"The Mommy has the biggest, hugest bed. And the child has bunk beds and the baby has an itsy-bitsy cradle. The baby likes to stand on the table. Like my sister."
"I think this is the biggest dollhouse in the whole world. But why are there 10 rooms for playing with because that is so many for having fun?"
""Where's the Daddy? There's isn't a Daddy. There's a Mommy and a children and a baby, but there's no Daddy. I think he's dead."
Truthiness Stages a Comeback (a round-up of Republican lies)
David Letterman Mocks John McCain
Sarah Palin Sounds Out of her Depth with Katie Couric
Devra and the MomsRising Gals Get Snubbed by Sarah Palin
How Sweden Solved Its Bank Crisis (A smart solution from the nice people who brought us IKEA and H&M)
Wednesday, September 24, 2008
Tuesday, September 23, 2008
Monday, September 22, 2008
Here I am stuffing Baby A full of snacks on the Blue Line into the city.
And here's a shot of Z (with Grandma in the background).
Josh and I left with A after the seventh inning stretch, but Z stayed until the end. She also insisted on wearing her new Cubbies hat to school today.
Saturday, September 20, 2008
Tomorrow we're going to a Cubs game. On the train. With my in-laws and my two children. The opening pitch will be thrown just after 1pm. Also known as naptime.
Please, pray for me.
Thursday, September 18, 2008
I'm celebrating with drinks this evening with a group of women from my neighborhood. That I organized!
Wednesday, September 17, 2008
Except in China, where at least 6000 infants have been poisoned by melamine-laced baby formula. Remember the pet food scandal that caused kidney failure and killed thousands of dogs and cats? Same stuff.
Tuesday, September 16, 2008
Sunday, September 14, 2008
We tried to go to the zoo this morning so that the kids could play in the indoor Hamill Play Area, but flooded roads kept us away. So we went to the Garfield Park Conservatory, where leaky roofs brought the outside inside. We followed our rainforest adventure with lunch at The Brown Sack, which is so kid-friendly the staff played children's music and asked if we'd like to have the paprika left off our mac and cheese. I also had the best milkshake of my life. Chocolate peanut butter.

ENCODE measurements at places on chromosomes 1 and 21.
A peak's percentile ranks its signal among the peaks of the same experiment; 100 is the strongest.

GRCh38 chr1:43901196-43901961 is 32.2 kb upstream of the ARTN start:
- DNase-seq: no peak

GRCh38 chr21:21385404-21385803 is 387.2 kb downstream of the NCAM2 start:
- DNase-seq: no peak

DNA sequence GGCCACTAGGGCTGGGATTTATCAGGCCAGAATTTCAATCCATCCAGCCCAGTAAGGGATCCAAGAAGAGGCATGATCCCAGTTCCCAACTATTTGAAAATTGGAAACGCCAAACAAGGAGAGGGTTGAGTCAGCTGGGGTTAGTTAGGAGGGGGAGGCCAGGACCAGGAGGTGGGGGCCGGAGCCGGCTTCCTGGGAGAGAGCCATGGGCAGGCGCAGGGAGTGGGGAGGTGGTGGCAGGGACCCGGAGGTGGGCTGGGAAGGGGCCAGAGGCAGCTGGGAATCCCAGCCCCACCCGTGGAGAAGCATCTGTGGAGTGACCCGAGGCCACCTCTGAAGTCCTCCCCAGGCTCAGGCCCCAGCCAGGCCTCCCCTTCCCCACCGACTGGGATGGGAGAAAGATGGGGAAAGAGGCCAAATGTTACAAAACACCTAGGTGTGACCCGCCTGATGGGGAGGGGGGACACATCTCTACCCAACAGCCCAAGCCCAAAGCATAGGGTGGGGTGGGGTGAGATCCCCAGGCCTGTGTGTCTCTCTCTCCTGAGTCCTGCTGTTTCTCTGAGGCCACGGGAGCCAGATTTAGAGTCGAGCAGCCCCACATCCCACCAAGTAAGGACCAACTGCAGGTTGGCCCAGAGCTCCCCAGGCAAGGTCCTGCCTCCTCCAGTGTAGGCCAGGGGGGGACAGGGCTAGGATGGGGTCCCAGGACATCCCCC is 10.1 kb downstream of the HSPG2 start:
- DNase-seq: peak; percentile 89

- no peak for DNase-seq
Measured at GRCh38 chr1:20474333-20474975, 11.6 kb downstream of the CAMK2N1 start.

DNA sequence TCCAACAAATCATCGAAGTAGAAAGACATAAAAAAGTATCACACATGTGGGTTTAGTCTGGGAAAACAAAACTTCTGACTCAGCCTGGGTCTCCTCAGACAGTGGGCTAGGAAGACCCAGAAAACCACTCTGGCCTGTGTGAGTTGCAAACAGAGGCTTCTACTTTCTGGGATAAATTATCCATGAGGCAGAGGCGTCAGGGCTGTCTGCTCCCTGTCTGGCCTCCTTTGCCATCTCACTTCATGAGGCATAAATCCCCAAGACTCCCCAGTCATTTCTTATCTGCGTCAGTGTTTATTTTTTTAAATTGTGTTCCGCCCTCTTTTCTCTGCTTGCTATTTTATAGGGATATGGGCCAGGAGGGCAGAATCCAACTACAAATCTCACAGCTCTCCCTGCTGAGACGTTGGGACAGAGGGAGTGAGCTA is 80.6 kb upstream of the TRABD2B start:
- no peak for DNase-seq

If the rain slows to a sprinkle, we'll be heading to the Renegade Craft Fair this afternoon. Because I'd rather be wet than stir-crazy.
Aside from the 30-year mortgage on our house, we live debt free. I put 15% of my pretax salary in a 401K and Josh funds a retirement account for the self-employed. We shop sales, clip coupons and stock up on kids' clothes and toys at rummage and consignment sales.
But have I instilled any money sense into my preschooler? Z's almost four, and while she can count and do basic addition, she has very little grasp of the value of a dollar. She doesn't know if a candy bar costs more than a dress, but she's pretty sure cars, bikes and houses cost "a lot of dollars."
Z's also learned that unless it's "on sale," it isn't definitely isn't going into our cart. And since she's not reading, it's up to me to determine what's on sale!
And while I'm not technically telling her the truth every time I say "Mommy doesn't have enought money to buy ______," it would certainly be true soon enough if I caved to every demand.
As she gets older, I plan to introduce an allowance and encourage Z to save. I'd like her to experience the satisfaction of saving up her allowance to purchase something she wants "with her own money," and I also hope to encourage long-term saving by matching any funds she puts in the bank.
Even though I want one more than words, I'm too cheap to buy an iPhone. But I want to win one, which is why I participated in this Money Doesn't Grow on Trees blog blast, sponsored by Capital One.
Friday, September 12, 2008
Please keep her in your thoughts and take a couple of minutes to educate yourself about heart disease.
Wednesday, September 10, 2008
Stage two: fairy tales. Classic stories usher in the Princess stage.
Stage three: library books. A full bag every week means fresh stories every night. A big improvement, even if escapee tones result in the occasional library fine.
Stage four: chapter books! Mommy cheers the return of her favorite childhood characters and marvels at how dated the Ramona books have gotten (Beezus reacts to Mrs. Quimby's announcement that she's gotten a part-time job with "Now you're liberated!). We finished Ramona the Pest this week and now we're two chapters into Ramona the Brave. But since Ramona's getting a older a lot faster than Z, I need to switch gears and find a more age-appropriate book or series. Any suggestions?
Monday, September 08, 2008